PNP blames media for drop in drug war’s public support in SWS survey | Inquirer News

PNP blames media for drop in drug war’s public support in SWS survey

PNP spokesman

PNP spokesman Senior Supt. Dionardo Carlos. JULLIANE LOVE DE JESUS/ FILE PHOTO

The Philippine National Police is blaming media coverage of extrajudicial killings (EJKs) for the double-digit drop in public satisfaction with the Duterte administration’s bloody war on drugs.

The media’s repeated use of EJKs when Social Weather Stations (SWS) conducted a survey last month may have heightened the public’s concern with personal safety, the PNP spokesperson, Senior Supt. Dionardo Carlos, said on Wednesday.


The public net satisfaction rating of the campaign against drugs declined to +66 from +77 last December, results of the SWS survey, conducted from March 25 to 28, showed.

The survey also found that 73 percent of respondents were worried that they or someone they knew would become victims of executions.


Carlos said the way the survey question was formulated could have also affected the answer of the respondents.

“If you were asked, ‘Are you afraid to die through EJK’ (given the stories coming out), what would be your normal answer? You would have also been afraid,” Carlos said at a press briefing.

It may be time to stop the Duterte administration’s bloody war on drugs as public opinion begins to tilt against it, according to two opposition lawmakers.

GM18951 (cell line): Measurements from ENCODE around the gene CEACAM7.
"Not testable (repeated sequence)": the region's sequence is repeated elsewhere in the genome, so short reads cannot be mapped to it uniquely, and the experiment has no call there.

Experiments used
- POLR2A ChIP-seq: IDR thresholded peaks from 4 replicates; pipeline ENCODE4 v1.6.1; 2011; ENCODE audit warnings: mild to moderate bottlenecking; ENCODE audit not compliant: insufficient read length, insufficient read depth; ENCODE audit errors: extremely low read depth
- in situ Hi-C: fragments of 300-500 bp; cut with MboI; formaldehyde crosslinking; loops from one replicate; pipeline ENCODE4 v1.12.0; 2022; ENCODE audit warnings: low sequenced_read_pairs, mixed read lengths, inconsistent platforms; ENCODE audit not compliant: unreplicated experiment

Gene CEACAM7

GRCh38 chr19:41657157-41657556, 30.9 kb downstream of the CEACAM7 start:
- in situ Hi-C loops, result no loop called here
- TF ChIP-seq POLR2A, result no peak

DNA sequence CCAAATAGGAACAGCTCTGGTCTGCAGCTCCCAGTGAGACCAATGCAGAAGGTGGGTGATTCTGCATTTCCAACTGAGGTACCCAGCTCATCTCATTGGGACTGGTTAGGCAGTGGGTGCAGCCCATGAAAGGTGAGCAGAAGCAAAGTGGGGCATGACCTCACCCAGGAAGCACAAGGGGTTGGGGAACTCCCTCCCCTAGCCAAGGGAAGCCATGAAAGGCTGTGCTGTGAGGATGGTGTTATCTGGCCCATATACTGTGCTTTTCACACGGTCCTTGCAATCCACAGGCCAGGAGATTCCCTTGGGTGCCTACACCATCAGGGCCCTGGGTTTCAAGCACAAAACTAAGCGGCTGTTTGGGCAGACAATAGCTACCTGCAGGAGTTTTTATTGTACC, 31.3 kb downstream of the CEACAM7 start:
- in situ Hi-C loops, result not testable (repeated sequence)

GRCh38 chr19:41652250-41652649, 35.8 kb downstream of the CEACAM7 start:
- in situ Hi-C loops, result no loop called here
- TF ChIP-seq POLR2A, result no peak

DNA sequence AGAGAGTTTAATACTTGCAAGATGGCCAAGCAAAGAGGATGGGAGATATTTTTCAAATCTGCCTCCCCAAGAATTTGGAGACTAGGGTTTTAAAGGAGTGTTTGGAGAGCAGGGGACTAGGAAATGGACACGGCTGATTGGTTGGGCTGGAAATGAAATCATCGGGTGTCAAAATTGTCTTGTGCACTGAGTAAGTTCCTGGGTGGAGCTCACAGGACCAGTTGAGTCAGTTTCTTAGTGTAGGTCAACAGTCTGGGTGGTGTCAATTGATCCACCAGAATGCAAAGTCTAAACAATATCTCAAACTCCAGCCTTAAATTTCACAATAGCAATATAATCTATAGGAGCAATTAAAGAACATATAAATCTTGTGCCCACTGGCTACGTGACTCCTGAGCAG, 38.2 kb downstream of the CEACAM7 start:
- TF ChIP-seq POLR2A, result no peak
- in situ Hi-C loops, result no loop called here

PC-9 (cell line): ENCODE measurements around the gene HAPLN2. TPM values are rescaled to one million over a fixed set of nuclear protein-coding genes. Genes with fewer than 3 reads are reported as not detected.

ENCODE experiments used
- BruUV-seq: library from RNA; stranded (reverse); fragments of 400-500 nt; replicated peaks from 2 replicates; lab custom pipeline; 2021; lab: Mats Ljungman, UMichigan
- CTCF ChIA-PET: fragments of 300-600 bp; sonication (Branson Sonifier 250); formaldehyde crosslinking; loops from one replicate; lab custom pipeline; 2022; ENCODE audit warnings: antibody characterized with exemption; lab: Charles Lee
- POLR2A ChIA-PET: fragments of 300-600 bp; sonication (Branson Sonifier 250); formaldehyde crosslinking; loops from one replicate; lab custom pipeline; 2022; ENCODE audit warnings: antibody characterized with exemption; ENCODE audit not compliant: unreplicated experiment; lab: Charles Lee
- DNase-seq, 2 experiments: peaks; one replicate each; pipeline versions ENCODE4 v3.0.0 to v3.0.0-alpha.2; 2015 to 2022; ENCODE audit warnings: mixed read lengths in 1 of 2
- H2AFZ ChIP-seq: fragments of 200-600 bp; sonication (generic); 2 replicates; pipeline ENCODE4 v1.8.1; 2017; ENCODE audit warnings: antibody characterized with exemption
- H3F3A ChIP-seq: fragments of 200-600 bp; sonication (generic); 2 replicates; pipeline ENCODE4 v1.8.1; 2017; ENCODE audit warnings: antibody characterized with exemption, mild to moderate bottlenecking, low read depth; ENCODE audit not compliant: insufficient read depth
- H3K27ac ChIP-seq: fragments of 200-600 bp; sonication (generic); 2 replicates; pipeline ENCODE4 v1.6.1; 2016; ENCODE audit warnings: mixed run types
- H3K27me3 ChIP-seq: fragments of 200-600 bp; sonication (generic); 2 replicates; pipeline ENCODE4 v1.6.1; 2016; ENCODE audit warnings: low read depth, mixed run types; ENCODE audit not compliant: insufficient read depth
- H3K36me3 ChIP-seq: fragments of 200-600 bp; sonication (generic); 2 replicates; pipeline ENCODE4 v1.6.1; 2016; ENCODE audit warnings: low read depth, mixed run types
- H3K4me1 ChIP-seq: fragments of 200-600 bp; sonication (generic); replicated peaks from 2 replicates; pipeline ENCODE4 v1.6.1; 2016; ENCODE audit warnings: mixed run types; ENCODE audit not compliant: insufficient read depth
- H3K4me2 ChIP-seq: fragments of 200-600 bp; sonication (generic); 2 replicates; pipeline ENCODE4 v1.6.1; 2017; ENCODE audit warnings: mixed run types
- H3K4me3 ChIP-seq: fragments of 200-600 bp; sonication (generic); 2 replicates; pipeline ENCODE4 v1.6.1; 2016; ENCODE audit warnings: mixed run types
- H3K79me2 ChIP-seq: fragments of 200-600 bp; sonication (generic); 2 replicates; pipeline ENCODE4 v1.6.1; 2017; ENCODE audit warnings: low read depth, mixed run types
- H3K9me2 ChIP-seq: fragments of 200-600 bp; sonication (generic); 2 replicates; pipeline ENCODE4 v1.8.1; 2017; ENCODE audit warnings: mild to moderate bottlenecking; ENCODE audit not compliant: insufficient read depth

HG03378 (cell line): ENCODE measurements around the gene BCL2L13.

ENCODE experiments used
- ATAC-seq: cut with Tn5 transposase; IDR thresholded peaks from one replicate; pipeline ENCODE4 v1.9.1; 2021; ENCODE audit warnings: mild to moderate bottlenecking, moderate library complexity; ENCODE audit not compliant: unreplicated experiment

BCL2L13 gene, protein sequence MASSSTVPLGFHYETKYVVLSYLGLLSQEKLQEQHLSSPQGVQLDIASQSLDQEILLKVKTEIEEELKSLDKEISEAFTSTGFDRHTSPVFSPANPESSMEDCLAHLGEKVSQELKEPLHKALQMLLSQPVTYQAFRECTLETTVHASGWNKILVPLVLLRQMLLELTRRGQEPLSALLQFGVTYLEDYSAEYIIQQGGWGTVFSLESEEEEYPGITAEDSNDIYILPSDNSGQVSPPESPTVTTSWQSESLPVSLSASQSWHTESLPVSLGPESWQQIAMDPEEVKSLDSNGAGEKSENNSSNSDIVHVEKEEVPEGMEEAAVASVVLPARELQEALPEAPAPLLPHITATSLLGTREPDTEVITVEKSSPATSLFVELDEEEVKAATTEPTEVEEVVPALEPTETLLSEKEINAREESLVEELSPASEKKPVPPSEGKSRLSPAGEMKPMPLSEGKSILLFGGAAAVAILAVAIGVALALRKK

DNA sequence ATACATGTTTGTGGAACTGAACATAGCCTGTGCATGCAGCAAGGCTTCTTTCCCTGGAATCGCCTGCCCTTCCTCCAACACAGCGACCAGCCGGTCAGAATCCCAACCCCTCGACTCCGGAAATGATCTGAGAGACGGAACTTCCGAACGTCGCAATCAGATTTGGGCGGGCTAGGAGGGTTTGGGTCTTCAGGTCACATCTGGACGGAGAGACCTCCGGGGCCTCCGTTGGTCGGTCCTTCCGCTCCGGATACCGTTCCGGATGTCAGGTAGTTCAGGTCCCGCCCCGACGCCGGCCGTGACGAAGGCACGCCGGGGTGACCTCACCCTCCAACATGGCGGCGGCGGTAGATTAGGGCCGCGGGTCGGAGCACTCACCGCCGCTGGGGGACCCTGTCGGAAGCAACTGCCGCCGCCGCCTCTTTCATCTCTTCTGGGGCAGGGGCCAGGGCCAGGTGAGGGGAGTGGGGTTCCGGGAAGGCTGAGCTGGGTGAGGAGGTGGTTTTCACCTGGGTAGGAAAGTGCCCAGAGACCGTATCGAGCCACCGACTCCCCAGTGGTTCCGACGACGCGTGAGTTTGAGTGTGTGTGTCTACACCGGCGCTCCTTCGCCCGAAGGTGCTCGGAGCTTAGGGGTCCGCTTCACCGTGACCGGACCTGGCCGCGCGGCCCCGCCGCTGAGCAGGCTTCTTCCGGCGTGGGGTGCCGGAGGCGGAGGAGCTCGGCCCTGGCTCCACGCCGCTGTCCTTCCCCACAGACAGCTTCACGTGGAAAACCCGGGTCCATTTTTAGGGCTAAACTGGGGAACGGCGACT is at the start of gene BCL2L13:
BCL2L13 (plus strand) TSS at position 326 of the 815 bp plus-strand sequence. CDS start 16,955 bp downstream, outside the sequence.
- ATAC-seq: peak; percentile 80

Ifugao Rep. Teddy Baguilat said the general public harbored strong sentiments against illegal drugs and crimes, which could explain the strong support for the drug war, or what he called President Duterte’s “bread and butter.”

“However, it’s not an absolute acceptance of the means and methods in carrying out the drug war,” he said in a text message to the Inquirer.

Baguilat, the leader of an independent minority faction in the House of Representatives, said he took comfort in the 11-point decline in public satisfaction with the war on drugs.

“I’m glad that Filipinos, despite their support for the antidrug campaign, are against extrajudicial killings, and this opinion was shaped by the images of the victims sprawled on the streets in the arms of their loved ones,” he said.


Malacañang played down waning public satisfaction with the war on drugs, pointing out that despite the decline in support, a majority of Filipinos were still behind the campaign.

Presidential spokesperson Ernesto Abella said the Palace was looking at the results from a “bigger perspective,” noting that there were adverse events taking place when the survey was conducted late last month.

“Despite all that, the deep appreciation of the Philippines is represented in this survey,” Abella said at a press briefing.

On the survey results showing that 73 percent of Filipinos were worried that they or anyone they knew would fall victim to extrajudicial killings, Abella said there was still a “general sense of safety” among Filipinos.


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